Blog

Budget 2017 – What it means for the Not for Profit Sector

Giles Kerkham

With the vast majority of measures already being announced, and with very few sector specific announcements, there were no real surprises for the Not for Profit (NFP) sector in the 2017 Spring Budget.

Items with a NFP focus which were previously made public and will come into effect shortly include:

Amendments to Social Investment Tax Relief (SITR) – whilst the government has increased the amount of investment which can be raised under this scheme to £1.

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Big Brother is watching you

Peter Glading

Big Brother is watching, and I am not referring to the Channel 5 programme! The term originated from a warning that appears on posters throughout Oceania, the fictional dictatorship described by George Orwell in his book ‘Nineteen Eighty-Four’. Now, in 2017, the tools are available to allow all sorts of organisations to correlate information about us.

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New ‘Transactions in Land’ legislation

Jordan Brown

After months of waiting and a lot of speculation, HMRC have finally published their guidance on property development tax and the new ‘transactions in land’ legislation that was introduced in the Finance Act 2016.

The new Property Development tax rules can apply where land or relevant property in the United Kingdom is sold at a profit.

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New tax allowances for micro-entrepreneurs

Chris Bale

From April 2017 taxpayers will be able to take advantage of two new allowances, aimed at reducing the burden (of both tax and administration) for those making small amounts of money. HM Revenue & Customs (HMRC) refer to this group of taxpayers as ‘micro-entrepreneurs’.
The allowances will allow an individual to receive income of up to £1,000 from trade plus a further £1,000 from property without having to declare this income to HMRC.

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Helping new businesses to network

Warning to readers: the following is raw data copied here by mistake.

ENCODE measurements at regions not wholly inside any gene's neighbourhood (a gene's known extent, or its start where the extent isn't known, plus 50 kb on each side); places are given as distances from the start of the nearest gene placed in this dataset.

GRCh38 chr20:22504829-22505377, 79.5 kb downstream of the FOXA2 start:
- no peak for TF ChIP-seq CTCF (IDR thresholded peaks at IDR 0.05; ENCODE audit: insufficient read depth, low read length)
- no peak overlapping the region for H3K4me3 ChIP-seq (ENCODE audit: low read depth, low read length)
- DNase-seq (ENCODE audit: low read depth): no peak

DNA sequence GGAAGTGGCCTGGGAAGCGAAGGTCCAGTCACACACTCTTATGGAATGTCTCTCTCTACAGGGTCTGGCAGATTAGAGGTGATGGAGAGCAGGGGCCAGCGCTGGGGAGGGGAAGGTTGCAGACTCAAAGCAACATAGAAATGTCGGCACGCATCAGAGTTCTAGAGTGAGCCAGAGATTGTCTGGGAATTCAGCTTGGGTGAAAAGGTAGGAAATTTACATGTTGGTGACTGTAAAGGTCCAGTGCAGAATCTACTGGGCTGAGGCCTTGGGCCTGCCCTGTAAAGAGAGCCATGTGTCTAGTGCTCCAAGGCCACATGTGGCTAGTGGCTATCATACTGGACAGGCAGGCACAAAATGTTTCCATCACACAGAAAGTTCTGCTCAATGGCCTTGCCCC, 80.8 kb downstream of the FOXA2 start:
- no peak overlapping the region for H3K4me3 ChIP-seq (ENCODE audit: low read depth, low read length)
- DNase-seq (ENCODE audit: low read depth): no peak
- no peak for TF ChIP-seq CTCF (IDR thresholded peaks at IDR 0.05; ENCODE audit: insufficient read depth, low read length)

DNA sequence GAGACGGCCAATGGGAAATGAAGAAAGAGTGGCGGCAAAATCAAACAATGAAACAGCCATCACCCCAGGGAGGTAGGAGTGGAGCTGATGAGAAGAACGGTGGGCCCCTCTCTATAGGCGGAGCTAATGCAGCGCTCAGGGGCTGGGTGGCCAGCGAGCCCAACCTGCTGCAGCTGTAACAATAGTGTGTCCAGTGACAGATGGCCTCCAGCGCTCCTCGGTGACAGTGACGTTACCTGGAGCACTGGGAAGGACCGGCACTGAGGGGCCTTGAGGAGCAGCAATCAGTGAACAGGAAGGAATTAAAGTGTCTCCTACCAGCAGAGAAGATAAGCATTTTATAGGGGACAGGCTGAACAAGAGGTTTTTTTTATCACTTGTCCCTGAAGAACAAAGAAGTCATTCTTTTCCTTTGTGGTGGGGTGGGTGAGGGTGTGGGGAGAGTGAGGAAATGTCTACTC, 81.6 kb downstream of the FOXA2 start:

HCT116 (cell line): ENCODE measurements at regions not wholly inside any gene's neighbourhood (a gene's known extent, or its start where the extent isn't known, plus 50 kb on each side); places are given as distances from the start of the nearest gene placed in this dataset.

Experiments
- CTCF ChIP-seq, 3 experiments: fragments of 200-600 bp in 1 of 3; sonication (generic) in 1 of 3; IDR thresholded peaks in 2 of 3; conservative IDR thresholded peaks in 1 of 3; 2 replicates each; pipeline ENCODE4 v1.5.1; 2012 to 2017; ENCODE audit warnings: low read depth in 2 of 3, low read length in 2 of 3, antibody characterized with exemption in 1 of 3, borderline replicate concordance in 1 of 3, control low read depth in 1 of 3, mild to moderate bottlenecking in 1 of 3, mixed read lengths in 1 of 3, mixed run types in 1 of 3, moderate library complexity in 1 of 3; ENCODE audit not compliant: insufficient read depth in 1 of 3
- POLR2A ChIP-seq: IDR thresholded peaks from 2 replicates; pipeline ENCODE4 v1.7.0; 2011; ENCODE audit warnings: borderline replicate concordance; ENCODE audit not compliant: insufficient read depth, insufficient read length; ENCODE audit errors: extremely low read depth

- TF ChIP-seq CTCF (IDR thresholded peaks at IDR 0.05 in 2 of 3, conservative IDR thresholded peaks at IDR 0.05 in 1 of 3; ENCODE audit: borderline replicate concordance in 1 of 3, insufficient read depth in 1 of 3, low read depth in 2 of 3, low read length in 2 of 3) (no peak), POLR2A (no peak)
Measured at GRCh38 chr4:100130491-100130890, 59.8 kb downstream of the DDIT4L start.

Glenn Matthews

At Larking Gowen we help new businesses start up and flourish by being there to support them and by providing practical business advice. We also help to arrange networking events for new businesses so that they get to meet with likeminded entrepreneurs and other businesses at the start of their journey in order to share experiences and advice.

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How effective is finance reporting to your charity board?

Chris Yeates

With MHA, we have created Keeping Your Charity on the Right Track, a 12 month programme to help you improve your organisational governance in a stepped and measured way.  Each month’s article covers an area of charity governance for review and leads you through good practice.

Often as board members rotate, the new trustees simply accept what has gone before and receive the same financial reports without question.

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Why should you stress test your business?

Peter Glading

We often hear that the banks are being stress tested to determine their ongoing viability. Do you just assume that this is ‘economics’ that goes way over our heads? Actually, we can apply similar principles to all types of business. It involves applying systems to identify potential problems, however extreme or unlikely, and then devising strategies to minimise or alleviate their effect.

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How effective is your charity board?

Giles Kerkham

With MHA, we have created Keeping Your Charity on the Right Track, a 12 month programme to help you improve your organisational governance in a stepped and measured way. Each month’s article covers an area of charity governance for review.

To be effective, charity board members must fully understand their role.

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Employment FAQs

Tessa Brown

With the end of the tax year on the horizon, employers are starting to think about the year-end reporting requirements (and if not, perhaps should be) so I thought this the ideal time to share some FAQs.

I have been subject to Construction Industry Scheme (CIS) deductions as a company. How do I get this money back from HM Revenue & Customs (HMRC)?

Your CIS deductions can be claimed as a credit against the company’s monthly PAYE/NIC bill.

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HMRC’s database increases risk of tax investigation

Richard Proctor

HMRC’s growing reliance on Connect database could mean an increasing number of innocent taxpayers face investigation.

Over 80% of all tax investigations undertaken by HMRC now follow potential leads generated by its £45 million database system, Connect, according to recent reports. The new reliance on automated systems to identify targets means that taxpayers could face an increased risk of investigation, simply for having their name thrown up by HMRC algorithms.

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